The evolution of the contact lens from cumber-some eyewear to sports performance aid has been a remarkable one. The original, and fragile, contact lens was not an ideal fit in the unpredictable world of sports, although for many athletes it represented a great step forward from the only other option—bulky and peripheral vision-limiting athletic eyeglasses.
Contact lens technology has evolved from the hard, glass lens to a very soft, thin plastic composite product. The development of a sport-specific contact lens has occurred in recent years, driven by the desire of professional athletes to use not simply a lens that properly corrects their vision, but one that increases their ability to see more clearly. One of the first successes reported in the use of a sport-specific contact lens was that experienced by American drag racer Gary Scelzi, who had been diagnosed with an astigmatism, caused by an irregularly shaped cornea that tends to distort vision in the subject eye. Sclezi was prescribed lenses that corrected his vision to beyond the accepted standard or optimum, known as 20/20 (where the wearer can see at a 20 ft [6 m] distance what a normal person may see at 20 ft), to 20/15. The lens was also specifically created to give Scelzi an enhanced fine-depth perception. Sclezi noted a dramatic improvement in his ability to react to the starting lights that govern drag racing.
The modern sport contact lenses can also be modified to filter out certain light wavelengths to accentuate a particular visual element in a sport, often in those disciplines that involve that athlete reacting to the position of a ball in relation to a background. The lens tint is used for athletes with myopia (nearsightedness) or hyperopia (farsightedness). In outdoor sports, such as football, golf, or running, the sport lens is tinted gray-green, which permits the wearer to better distinguish between the shades of a certain color, such as the green a golfer will see on a fairway, as opposed to that of the putting surface.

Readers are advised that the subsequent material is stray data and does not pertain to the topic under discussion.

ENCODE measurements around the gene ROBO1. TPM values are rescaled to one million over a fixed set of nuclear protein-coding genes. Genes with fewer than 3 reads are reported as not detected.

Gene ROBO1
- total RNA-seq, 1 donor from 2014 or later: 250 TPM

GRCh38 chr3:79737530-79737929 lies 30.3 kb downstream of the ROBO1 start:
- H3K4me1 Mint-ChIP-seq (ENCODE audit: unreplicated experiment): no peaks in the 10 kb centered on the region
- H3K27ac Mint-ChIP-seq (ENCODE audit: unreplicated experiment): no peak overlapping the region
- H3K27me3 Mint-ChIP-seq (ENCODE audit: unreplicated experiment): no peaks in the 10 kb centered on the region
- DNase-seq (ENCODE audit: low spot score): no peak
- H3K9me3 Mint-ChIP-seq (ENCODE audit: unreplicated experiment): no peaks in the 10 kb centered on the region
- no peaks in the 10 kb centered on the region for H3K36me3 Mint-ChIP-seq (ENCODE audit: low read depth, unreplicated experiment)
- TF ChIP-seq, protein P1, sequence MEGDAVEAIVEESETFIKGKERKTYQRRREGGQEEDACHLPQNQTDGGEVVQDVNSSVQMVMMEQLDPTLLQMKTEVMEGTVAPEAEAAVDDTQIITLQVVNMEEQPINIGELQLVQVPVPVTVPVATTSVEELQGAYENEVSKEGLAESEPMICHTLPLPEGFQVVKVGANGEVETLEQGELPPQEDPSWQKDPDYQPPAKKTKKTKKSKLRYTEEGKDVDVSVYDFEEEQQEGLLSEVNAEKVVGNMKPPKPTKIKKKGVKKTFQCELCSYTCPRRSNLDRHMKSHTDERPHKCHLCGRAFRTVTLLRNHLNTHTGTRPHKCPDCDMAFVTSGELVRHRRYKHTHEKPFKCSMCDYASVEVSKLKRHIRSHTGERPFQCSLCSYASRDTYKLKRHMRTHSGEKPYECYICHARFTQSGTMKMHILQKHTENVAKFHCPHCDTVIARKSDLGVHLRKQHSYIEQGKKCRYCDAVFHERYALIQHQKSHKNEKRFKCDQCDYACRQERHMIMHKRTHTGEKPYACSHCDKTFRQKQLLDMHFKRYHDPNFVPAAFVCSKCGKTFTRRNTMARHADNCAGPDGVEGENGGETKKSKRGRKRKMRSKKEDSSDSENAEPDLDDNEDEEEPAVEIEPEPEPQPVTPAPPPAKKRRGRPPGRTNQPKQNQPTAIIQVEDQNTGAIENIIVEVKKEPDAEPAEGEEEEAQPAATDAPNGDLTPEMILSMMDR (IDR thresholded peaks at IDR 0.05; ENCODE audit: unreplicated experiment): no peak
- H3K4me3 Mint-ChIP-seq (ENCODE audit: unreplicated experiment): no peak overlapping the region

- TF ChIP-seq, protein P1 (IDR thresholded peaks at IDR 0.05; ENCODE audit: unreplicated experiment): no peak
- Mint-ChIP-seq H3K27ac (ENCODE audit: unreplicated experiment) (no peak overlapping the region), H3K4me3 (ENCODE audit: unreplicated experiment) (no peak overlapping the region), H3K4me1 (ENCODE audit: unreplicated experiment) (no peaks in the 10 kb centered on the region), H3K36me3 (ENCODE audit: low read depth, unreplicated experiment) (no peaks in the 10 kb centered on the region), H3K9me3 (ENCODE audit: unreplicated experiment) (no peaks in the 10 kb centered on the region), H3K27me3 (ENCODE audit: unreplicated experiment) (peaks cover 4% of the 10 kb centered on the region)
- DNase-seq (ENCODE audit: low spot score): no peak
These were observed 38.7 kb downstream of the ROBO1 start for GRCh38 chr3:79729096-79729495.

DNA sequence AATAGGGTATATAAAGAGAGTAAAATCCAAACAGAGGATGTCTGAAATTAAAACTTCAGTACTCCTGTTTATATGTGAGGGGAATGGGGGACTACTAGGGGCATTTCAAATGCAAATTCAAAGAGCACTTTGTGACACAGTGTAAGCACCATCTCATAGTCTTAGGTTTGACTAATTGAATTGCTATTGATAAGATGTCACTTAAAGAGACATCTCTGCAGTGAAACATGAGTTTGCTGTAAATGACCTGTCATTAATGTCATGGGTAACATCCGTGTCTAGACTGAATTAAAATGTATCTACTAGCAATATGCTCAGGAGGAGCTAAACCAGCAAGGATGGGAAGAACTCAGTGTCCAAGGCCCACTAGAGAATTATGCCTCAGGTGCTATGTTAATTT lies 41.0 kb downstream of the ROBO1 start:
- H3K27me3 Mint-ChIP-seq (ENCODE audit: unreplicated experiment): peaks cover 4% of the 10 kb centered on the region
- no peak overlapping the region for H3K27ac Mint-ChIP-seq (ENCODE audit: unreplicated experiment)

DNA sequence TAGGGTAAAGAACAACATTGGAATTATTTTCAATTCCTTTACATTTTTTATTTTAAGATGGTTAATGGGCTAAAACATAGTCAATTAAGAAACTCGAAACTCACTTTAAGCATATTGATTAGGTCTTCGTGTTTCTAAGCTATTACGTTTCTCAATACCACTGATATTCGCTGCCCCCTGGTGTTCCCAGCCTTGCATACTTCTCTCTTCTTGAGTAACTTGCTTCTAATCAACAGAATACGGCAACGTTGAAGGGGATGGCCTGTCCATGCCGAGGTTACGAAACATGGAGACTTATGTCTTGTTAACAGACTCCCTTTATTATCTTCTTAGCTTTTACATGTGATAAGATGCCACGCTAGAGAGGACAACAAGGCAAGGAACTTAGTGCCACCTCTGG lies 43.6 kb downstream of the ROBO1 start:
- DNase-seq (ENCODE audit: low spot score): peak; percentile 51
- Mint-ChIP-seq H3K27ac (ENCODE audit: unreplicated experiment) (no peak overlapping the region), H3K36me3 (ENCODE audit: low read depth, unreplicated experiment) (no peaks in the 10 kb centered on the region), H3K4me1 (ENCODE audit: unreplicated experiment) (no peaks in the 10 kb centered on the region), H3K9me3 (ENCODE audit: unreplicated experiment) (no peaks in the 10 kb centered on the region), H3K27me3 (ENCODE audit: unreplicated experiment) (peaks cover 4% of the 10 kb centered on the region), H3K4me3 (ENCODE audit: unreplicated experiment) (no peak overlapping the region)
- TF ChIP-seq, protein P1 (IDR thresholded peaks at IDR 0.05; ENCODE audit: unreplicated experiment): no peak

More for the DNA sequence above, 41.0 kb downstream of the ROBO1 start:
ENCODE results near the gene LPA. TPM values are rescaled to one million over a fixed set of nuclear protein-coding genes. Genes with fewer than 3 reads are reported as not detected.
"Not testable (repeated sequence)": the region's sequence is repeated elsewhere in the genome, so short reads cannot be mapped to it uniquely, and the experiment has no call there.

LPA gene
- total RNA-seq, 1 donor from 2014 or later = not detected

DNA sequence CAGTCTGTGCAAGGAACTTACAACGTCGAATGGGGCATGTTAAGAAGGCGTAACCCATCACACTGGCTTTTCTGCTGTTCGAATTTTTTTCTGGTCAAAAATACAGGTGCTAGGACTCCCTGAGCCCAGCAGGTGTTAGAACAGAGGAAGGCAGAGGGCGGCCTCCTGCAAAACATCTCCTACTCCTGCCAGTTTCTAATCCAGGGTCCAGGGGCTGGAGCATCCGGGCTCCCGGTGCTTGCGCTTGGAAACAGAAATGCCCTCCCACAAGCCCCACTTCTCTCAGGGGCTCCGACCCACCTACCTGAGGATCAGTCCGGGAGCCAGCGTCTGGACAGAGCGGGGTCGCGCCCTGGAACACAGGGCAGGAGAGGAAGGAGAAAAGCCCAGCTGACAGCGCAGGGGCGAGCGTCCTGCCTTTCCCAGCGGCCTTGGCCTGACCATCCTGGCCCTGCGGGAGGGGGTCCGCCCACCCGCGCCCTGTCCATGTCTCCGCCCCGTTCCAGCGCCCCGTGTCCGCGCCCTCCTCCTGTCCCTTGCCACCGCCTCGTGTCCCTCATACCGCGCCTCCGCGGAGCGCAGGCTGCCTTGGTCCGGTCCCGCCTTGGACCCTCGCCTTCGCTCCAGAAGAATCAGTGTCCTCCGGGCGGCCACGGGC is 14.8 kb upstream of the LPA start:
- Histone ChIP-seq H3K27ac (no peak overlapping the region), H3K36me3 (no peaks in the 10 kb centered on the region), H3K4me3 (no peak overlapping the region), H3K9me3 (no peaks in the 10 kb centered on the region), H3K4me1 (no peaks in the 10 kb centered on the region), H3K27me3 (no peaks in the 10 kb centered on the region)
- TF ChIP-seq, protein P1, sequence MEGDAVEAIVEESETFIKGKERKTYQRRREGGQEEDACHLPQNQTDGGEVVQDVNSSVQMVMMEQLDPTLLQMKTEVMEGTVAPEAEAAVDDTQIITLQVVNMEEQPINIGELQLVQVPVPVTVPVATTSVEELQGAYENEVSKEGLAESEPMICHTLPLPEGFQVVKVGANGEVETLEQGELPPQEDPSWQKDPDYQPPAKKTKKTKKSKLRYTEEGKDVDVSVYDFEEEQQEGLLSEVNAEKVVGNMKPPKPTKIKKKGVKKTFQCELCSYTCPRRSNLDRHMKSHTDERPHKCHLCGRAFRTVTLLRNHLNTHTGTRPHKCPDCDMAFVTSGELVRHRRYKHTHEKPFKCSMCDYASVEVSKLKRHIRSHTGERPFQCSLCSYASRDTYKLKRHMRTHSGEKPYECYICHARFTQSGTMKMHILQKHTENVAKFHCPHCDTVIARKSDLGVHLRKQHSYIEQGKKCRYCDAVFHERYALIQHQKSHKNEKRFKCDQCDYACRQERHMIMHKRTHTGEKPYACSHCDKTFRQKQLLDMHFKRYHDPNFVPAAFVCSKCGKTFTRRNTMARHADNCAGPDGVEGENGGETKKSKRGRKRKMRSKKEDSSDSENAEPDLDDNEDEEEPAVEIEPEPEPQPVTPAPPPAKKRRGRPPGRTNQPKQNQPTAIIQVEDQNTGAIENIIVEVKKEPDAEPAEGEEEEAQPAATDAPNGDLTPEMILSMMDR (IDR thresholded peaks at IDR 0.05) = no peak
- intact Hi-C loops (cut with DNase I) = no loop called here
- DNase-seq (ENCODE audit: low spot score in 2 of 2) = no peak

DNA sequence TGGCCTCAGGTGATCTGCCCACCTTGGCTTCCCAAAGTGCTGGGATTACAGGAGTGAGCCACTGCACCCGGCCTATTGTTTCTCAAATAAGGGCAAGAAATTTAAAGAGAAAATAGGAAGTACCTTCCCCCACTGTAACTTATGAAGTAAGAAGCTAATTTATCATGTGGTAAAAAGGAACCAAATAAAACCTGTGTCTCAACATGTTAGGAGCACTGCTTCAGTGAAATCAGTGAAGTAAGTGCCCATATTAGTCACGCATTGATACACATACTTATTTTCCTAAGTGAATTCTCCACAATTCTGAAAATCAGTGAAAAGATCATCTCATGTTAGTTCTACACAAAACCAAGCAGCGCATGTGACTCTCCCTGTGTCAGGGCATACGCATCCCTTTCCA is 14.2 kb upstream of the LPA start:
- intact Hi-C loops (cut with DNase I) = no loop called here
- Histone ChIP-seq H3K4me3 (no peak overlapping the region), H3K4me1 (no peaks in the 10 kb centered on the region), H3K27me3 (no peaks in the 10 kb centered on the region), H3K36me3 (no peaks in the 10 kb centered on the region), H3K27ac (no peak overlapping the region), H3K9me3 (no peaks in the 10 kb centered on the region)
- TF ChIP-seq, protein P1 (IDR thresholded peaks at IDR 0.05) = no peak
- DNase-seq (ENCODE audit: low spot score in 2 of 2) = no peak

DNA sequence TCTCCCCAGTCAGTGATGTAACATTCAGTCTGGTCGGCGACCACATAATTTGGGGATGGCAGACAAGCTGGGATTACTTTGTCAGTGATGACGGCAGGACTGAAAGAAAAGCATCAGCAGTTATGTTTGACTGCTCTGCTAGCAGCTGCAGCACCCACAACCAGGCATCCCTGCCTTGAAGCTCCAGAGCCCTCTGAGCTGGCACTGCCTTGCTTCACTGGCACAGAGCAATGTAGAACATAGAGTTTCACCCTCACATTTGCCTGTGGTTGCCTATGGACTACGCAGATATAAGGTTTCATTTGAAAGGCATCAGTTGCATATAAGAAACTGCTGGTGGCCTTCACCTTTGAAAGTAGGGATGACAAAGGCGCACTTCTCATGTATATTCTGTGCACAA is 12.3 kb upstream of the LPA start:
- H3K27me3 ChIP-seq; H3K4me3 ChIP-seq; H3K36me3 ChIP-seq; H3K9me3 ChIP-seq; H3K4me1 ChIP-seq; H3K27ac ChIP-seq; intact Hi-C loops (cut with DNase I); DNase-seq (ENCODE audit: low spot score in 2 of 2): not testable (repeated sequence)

A number of professional baseball players wear an amber-tinted contact lens for games played in variable lighting conditions. The amber tint blocks blue light from being received into the eye, and it is believed that this enables the player to better see fast-moving objects, such as a baseball, against a fixed background.
The enhanced contact lens technology may provide a certain psychological lift to the athlete in addition to the physical correction of vision. In many sports where hand-eye coordination is the premium skill, if the athletes believe that they can see the target object better, they may in fact perform better because they will mentally simulate the activity more effectively prior to making the actual play.